Often, increasing our internal power must begin with submission. I’m not talking about submission to a person outside of yourself (although- I will come back to this in a minute). Rather, I’m talking about what it means to submit to the inner voice that is calling you into discovery. The voice that is asking you to face an internal struggle. To get honest about that relationship that’s harming you. Or to deal with something from your past that you’ve ignored for far too long.

Perhaps there is a legacy of powerlessness in relationships in your family, or maybe you weren’t permitted to have a voice or a sense of autonomy growing up. Any and all of these experiences are painful, and we often find ways to work around that pain.

We have this tendency to avoid, run away, over-compensate for or distract ourselves from uncomfortable things. Painful things. We think that if we focus on the possessions we spoke of earlier (fame, achievement, status, connections, etc.) then we can bypass the painful things. It’s a smoke and mirrors game we play with ourselves. We tell ourselves and the world, “Look at all I have and achieved. Look at my power.” But the frenetic pace required to keep this up doesn’t leave us feeling powerful at all. It leaves us feeling depleted.



There is no rest for the soul of the one who seeks acceptance in performance and accumulation. No matter how cool your cape is. No matter how much external power you display.

The truth is, for as much as I enjoy those superhero movies, virtually every one of them has some sort of inner battle they’re facing. Or in some cases “not” facing (seriously, there are some deep-seeded attachment wounds and unresolved traumas in those back stories!).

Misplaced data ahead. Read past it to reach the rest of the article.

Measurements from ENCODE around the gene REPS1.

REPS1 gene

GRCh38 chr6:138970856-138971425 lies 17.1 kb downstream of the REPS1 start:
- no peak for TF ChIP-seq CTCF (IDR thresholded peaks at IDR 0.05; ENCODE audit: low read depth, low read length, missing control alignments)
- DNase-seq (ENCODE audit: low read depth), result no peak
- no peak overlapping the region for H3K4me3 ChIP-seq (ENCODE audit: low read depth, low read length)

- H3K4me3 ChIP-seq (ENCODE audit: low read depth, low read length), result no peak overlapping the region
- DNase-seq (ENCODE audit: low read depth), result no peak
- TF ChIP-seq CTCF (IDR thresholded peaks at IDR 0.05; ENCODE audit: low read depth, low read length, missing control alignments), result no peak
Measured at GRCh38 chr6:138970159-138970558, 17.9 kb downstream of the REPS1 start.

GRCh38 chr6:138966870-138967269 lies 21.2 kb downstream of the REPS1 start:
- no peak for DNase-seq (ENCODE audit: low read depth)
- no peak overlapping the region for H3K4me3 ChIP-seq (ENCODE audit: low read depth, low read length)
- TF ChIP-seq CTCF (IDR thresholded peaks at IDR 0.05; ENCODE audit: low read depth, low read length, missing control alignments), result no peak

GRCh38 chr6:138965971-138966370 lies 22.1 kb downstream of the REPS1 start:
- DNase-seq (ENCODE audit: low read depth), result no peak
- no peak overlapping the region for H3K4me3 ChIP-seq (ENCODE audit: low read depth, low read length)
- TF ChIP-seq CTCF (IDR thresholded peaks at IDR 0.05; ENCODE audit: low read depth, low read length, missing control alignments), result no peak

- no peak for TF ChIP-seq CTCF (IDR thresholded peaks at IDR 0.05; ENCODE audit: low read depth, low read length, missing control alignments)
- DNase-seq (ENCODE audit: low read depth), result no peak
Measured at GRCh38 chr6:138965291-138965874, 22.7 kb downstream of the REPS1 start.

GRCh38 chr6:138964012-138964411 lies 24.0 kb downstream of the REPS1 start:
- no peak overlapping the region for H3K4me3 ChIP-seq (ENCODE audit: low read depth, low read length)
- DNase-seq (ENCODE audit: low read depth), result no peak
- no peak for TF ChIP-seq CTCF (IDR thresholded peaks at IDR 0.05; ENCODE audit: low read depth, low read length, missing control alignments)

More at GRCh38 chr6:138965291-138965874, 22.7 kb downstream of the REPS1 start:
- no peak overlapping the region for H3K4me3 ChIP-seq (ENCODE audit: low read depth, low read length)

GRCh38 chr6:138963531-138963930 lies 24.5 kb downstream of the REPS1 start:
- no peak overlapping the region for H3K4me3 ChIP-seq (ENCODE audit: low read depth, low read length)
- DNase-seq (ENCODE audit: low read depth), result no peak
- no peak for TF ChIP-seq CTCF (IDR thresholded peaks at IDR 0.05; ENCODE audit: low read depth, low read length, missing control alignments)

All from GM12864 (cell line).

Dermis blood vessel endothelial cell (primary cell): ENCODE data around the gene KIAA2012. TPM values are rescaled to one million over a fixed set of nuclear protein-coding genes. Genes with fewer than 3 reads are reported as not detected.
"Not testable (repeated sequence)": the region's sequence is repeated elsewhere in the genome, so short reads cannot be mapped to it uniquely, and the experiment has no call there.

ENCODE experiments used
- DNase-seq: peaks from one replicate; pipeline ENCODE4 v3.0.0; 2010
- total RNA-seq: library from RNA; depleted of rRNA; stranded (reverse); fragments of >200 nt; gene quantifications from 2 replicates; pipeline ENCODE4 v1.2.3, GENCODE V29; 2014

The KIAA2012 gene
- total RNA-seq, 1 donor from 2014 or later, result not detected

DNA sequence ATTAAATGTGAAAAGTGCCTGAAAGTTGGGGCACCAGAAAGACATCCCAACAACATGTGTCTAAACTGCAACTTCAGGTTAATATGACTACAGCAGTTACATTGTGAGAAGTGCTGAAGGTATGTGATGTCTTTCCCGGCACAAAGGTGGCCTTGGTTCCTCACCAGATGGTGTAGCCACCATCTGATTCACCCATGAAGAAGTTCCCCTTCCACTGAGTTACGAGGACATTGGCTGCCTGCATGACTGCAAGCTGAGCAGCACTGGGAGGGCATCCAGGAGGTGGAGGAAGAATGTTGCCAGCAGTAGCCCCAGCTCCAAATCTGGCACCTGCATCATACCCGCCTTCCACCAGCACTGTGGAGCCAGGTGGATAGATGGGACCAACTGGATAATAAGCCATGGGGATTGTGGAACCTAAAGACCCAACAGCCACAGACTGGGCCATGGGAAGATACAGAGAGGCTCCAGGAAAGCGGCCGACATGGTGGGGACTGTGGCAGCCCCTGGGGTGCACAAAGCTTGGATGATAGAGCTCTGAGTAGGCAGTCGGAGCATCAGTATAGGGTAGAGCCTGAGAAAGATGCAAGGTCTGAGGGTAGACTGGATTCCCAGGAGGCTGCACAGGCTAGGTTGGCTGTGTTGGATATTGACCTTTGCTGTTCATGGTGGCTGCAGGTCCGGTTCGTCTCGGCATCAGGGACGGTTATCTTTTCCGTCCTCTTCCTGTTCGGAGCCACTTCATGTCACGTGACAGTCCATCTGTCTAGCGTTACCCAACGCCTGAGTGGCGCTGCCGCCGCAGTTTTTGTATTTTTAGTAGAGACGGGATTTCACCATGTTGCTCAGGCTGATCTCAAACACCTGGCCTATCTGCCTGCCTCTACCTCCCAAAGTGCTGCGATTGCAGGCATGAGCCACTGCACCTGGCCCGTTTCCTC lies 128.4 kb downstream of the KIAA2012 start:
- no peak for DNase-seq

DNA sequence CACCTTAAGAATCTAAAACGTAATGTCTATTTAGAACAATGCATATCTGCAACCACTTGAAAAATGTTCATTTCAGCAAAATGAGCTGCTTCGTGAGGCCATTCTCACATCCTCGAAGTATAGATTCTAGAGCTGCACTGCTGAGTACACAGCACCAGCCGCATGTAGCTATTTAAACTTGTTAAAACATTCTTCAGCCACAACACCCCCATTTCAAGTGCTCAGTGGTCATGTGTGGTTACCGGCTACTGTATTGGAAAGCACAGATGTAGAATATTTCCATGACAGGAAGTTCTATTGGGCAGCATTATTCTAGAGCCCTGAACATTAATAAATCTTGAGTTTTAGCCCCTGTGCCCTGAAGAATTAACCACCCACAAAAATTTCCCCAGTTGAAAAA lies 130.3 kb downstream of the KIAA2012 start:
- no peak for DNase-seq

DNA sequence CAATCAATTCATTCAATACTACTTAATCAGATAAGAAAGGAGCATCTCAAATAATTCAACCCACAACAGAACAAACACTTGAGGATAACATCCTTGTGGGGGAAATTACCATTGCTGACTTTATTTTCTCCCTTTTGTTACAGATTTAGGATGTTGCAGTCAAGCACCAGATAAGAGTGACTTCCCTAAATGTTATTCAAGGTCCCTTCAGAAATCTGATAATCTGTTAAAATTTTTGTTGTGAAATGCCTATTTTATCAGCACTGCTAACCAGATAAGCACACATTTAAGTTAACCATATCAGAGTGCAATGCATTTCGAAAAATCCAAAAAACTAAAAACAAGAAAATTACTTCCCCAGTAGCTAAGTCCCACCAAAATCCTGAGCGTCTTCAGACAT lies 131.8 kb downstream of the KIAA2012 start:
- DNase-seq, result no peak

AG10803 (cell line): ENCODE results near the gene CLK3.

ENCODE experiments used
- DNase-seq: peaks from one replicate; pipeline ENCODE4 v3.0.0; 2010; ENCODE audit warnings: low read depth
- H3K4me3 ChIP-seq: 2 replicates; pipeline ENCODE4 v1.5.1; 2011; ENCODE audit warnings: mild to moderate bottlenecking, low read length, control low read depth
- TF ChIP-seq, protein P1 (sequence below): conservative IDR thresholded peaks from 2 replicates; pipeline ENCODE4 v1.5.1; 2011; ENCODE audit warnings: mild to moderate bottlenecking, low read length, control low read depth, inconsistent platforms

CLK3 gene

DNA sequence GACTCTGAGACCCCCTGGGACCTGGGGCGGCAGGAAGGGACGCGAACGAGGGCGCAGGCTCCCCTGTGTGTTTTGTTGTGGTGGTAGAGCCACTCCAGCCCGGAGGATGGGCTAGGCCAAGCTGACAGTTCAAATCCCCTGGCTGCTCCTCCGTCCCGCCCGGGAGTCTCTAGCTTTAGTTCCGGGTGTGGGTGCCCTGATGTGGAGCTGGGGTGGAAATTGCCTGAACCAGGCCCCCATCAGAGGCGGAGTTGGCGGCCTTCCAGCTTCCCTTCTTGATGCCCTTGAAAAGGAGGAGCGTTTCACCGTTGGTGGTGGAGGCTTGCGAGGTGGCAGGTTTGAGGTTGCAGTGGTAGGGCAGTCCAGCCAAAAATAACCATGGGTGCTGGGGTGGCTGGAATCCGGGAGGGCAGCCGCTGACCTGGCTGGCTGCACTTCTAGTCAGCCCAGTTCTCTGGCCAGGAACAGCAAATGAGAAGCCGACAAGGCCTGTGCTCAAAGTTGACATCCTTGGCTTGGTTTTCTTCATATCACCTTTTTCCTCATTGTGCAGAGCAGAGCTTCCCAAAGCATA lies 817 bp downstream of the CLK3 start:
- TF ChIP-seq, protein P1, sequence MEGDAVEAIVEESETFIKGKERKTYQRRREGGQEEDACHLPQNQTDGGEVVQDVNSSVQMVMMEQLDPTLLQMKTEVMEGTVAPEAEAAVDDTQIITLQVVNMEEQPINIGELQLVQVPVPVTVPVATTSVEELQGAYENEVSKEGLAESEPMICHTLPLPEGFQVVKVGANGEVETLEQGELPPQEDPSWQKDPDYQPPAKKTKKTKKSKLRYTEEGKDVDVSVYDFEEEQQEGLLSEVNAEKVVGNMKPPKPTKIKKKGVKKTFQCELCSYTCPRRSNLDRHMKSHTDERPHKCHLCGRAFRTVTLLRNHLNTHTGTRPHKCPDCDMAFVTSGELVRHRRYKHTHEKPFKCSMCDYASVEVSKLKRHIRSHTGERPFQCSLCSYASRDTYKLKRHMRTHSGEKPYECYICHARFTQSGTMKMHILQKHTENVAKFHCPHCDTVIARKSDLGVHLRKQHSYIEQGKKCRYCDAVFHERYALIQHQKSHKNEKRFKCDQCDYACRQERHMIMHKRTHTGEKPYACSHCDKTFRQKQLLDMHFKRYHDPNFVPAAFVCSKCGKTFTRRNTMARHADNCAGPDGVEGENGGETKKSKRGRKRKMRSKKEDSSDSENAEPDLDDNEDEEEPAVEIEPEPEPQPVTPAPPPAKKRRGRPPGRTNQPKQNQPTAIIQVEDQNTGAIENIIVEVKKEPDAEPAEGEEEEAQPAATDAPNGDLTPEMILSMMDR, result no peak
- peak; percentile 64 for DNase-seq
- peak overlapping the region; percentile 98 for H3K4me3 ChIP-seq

But you know what else most of them have in common? They have someone outside of themselves to talk with, let down their guard with. Someone who encourages and supports and champions them- even though they are the champions. Think about it. There’s almost always a sidekick. A behind the scenes person who has their back. Oh! And, a place to return to when they feel depleted and are in need of rest. (Secret lair anyone?).

Making It Practical

Ok. So, what does this mean for us? What can we do to begin exploring the idea of expanding our internal power in healthy ways? What I’d like to leave you with today, are some practical steps for reclaiming your power. Here are some questions I would encourage you to explore:

· Is there something I’m avoiding by performing, achieving, accumulating?

· Do I feel like others have power over me? (Test this by asking yourself: Am I afraid to say no or do I people please to stay in someone’s good graces?)